The big knock on Bey is a perceived lack of upside. Having turned 21 in April, he was one of the oldest players in the sophomore class last season. It also doesn’t help that Bey lacks fluidity and explosiveness. Given that he’s only an average athlete, many teams see him as a helpful role player at the next level.
But according to league sources, some Warriors decision-makers believe that Bey is an NBA-ready wing with a chance to become a franchise building block. Whether that would be enough for Golden State to use a top-five pick on him remains unclear. If the Warriors decide they must have Bey, they’d probably be best served trading down to the late lottery.
Devin Vassell, SG, Florida State (6-7, 195 pounds, 19 years old): Vassell might be the best candidate in this draft class to help fill the defensive void the Warriors have felt since the loss of Andre Iguodala. Armed with a 6-10 wingspan, he is a master at getting into passing lanes and forcing turnovers.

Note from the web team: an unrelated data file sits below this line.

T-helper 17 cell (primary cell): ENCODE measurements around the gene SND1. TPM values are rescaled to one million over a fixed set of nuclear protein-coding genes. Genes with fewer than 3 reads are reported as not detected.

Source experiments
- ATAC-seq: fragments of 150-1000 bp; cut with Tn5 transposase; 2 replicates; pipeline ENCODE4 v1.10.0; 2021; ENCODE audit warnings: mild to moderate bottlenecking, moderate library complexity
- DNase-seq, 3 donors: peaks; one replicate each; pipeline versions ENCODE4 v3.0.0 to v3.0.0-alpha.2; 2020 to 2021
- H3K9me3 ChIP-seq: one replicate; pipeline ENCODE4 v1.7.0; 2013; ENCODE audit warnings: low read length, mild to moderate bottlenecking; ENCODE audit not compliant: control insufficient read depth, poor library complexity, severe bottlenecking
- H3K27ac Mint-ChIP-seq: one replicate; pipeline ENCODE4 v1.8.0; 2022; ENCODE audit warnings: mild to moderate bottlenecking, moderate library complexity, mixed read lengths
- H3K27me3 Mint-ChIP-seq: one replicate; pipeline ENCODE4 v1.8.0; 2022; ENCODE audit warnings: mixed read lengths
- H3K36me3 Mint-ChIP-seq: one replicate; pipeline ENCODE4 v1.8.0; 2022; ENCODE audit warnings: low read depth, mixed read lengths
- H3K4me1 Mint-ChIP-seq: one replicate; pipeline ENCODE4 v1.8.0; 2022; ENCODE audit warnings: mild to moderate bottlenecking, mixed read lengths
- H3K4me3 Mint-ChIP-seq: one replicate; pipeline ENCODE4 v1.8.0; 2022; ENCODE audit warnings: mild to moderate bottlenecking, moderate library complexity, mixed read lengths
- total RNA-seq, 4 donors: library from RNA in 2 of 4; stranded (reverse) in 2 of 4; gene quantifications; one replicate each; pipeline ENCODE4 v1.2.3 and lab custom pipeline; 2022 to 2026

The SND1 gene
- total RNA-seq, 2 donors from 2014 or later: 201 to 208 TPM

His lateral quickness, high motor and textbook jumper should earn Vassell a spot in an NBA rotation as a rookie. Though Andrew Wiggins showed in a limited sample size with the Warriors this past season that he can fluster some of the league’s better wings, Vassell is already a more reliable on-ball defender.
What makes him particularly special on that end is his court awareness. An elite help-side defender, he often assists teammates before they’re even aware they’re in trouble. Scouts expect Vassell to guard at least three positions — point guard, shooting guard and small forward — with ease at the next level.
Though he has plenty of room to improve on offense, he projects, at worst, as a dependable spot-up shooter in the NBA. Last season, while facing a slew of double-teams as the Seminoles’ top option, he shot 41.5% from 3-point range.